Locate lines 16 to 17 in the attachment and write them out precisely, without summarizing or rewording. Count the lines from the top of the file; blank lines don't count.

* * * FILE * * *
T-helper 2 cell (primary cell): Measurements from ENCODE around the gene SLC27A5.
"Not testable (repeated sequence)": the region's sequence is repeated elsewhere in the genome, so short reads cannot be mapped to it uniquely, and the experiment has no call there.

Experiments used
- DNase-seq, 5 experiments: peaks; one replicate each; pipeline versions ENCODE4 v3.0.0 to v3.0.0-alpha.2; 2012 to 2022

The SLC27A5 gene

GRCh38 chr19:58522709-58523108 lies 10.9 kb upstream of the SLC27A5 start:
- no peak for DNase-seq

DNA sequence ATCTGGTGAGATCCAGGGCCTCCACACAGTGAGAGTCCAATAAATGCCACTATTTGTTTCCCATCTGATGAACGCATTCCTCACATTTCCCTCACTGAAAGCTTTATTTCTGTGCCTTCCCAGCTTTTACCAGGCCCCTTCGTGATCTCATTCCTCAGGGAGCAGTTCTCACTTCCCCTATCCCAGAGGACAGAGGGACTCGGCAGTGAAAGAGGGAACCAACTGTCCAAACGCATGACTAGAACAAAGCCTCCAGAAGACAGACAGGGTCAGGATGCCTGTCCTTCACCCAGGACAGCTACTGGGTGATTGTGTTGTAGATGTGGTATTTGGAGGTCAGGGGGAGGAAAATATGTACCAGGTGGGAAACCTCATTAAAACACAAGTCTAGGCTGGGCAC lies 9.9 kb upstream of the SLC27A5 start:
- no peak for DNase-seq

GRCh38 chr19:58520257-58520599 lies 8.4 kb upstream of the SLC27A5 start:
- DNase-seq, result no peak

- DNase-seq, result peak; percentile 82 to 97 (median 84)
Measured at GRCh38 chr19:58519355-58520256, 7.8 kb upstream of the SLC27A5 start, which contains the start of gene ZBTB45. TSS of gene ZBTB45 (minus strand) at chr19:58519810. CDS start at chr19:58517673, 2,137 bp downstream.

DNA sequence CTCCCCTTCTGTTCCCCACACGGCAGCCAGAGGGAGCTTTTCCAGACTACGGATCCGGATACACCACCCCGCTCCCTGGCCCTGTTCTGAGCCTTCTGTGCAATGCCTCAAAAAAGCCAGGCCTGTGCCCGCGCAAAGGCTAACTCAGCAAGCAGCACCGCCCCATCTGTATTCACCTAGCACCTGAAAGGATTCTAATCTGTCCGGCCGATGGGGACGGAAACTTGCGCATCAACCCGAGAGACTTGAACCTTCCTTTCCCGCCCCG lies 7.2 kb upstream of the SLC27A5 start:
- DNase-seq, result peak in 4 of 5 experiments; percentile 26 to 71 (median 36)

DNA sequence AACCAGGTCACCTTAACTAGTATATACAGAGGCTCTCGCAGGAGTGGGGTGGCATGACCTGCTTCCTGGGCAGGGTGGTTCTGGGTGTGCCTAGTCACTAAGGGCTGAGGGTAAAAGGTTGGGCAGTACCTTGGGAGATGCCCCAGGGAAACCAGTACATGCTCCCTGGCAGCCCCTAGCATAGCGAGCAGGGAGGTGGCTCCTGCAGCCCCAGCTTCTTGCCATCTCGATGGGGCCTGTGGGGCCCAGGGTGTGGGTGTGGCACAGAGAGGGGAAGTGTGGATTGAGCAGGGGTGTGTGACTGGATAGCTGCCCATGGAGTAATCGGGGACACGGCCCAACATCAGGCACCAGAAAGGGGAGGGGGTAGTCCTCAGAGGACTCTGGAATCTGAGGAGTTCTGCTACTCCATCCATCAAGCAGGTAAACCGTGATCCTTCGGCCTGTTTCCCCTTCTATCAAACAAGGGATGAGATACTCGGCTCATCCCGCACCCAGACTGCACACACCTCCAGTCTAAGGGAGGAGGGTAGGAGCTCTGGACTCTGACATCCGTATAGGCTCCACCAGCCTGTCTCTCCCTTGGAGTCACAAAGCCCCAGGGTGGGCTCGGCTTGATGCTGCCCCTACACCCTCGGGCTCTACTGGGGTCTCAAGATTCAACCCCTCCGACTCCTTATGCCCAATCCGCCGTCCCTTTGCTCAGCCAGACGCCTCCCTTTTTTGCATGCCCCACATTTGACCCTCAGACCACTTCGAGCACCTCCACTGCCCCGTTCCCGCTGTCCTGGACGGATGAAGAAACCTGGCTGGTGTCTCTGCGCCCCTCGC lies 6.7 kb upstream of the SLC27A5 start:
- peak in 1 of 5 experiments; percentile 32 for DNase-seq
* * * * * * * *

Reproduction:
DNA sequence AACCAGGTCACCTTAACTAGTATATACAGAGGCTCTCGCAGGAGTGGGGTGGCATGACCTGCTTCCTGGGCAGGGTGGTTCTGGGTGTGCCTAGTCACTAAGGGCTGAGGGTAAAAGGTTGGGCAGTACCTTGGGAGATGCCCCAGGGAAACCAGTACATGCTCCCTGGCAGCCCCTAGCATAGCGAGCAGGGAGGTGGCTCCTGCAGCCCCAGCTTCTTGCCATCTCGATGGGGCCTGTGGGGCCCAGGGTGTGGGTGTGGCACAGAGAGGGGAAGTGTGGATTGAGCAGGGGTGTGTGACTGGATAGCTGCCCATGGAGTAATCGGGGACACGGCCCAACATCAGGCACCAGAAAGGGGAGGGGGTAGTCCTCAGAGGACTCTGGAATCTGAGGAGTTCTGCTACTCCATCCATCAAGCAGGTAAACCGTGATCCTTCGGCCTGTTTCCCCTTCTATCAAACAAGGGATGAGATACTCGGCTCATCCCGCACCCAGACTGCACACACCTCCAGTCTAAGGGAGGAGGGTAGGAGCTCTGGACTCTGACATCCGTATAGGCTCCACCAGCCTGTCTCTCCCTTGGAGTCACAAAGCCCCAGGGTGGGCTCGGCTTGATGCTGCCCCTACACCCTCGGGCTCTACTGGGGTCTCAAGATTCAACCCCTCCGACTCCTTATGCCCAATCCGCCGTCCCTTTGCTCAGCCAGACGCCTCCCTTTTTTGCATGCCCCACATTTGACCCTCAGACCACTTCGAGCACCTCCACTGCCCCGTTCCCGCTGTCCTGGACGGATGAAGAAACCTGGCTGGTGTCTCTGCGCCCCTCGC lies 6.7 kb upstream of the SLC27A5 start:
- peak in 1 of 5 experiments; percentile 32 for DNase-seq